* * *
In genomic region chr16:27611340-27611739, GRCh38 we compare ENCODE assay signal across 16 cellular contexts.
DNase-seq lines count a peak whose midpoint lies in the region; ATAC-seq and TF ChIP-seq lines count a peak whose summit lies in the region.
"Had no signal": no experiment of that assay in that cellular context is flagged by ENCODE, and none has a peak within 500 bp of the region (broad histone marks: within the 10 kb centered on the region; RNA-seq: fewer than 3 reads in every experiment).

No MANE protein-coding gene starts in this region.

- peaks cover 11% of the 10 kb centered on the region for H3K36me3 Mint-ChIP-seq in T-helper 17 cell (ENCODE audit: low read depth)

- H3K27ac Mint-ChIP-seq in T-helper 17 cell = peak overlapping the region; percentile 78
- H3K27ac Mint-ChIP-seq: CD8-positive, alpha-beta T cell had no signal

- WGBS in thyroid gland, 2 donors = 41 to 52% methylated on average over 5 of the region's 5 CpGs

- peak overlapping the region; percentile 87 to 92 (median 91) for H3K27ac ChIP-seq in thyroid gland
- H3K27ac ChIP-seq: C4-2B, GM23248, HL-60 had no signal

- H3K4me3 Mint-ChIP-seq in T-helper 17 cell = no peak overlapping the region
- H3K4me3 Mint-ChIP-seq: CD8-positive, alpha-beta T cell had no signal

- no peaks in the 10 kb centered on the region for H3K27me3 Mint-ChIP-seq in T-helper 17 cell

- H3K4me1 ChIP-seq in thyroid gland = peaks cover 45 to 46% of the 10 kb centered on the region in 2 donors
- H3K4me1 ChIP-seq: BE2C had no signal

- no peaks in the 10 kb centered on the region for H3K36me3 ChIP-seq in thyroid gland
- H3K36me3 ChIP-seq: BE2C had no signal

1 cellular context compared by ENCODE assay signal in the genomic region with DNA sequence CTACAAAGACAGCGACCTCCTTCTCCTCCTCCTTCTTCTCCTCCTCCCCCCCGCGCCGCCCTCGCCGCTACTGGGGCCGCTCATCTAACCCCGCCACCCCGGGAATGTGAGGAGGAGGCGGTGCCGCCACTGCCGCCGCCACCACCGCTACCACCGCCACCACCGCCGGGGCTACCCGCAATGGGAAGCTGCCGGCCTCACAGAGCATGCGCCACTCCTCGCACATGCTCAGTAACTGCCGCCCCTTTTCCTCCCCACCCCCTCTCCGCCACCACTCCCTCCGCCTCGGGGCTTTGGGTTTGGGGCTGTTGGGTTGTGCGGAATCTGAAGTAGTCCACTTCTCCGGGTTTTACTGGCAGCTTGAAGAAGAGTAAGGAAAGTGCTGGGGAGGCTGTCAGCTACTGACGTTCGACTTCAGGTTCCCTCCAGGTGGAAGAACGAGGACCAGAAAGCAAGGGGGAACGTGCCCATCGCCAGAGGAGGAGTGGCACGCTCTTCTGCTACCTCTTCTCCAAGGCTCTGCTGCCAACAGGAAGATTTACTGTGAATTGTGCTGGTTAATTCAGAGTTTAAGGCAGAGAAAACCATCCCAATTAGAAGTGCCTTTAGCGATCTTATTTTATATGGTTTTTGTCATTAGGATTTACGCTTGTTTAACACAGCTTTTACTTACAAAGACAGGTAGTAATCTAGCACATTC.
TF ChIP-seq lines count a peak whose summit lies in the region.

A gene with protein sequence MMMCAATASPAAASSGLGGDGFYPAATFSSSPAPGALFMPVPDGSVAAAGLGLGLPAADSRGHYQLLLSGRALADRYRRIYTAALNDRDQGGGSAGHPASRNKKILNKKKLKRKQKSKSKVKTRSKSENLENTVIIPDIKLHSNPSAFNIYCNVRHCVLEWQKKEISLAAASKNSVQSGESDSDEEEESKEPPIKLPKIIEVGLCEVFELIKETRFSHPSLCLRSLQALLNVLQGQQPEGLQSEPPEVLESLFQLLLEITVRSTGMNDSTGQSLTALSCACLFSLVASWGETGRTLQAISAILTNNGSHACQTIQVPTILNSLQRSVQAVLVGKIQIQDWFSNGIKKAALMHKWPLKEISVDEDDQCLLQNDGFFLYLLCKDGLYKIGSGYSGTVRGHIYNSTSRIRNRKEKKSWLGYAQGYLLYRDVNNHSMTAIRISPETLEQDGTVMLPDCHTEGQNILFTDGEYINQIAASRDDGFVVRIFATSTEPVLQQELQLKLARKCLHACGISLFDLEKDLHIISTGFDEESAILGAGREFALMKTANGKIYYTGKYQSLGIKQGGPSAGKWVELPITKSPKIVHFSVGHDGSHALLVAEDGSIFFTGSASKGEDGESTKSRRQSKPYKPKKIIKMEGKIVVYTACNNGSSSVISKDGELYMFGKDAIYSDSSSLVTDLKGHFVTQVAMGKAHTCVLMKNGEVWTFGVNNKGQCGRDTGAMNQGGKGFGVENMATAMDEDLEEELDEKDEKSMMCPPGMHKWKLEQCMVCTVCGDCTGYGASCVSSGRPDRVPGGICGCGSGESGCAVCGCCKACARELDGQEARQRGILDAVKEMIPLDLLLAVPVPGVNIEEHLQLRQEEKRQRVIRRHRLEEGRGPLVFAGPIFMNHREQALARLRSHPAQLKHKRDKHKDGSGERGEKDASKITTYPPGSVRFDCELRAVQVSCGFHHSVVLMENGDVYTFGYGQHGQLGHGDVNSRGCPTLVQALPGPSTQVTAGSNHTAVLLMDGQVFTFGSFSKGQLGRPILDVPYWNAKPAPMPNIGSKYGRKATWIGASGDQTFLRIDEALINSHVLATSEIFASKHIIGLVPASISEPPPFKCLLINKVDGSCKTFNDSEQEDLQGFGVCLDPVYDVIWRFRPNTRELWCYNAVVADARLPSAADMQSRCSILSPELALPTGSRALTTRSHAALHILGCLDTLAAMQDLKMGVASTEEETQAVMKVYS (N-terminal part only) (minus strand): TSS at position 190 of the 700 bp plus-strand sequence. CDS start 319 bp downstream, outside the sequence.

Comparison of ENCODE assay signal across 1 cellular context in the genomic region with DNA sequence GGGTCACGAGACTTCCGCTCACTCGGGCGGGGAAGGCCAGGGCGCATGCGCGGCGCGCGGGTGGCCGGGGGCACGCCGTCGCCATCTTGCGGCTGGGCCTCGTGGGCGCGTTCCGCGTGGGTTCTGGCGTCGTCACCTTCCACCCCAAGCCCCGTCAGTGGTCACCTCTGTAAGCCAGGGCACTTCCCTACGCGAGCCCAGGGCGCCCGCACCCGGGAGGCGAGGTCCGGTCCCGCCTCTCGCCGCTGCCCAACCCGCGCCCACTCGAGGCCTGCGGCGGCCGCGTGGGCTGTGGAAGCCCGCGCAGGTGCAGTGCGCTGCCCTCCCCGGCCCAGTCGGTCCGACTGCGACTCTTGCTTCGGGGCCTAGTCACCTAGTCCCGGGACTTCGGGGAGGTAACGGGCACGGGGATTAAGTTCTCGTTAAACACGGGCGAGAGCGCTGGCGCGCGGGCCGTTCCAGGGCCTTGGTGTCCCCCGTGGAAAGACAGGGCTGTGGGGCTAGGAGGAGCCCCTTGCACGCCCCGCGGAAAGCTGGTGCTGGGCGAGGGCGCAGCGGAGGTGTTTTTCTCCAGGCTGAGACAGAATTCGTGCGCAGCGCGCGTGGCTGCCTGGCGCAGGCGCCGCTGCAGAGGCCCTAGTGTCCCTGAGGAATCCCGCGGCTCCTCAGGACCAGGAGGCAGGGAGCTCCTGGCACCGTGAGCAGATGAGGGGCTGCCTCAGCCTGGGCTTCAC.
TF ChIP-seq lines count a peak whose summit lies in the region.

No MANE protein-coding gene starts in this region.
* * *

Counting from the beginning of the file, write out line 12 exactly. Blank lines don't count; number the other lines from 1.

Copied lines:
- H3K4me3 Mint-ChIP-seq: CD8-positive, alpha-beta T cell had no signal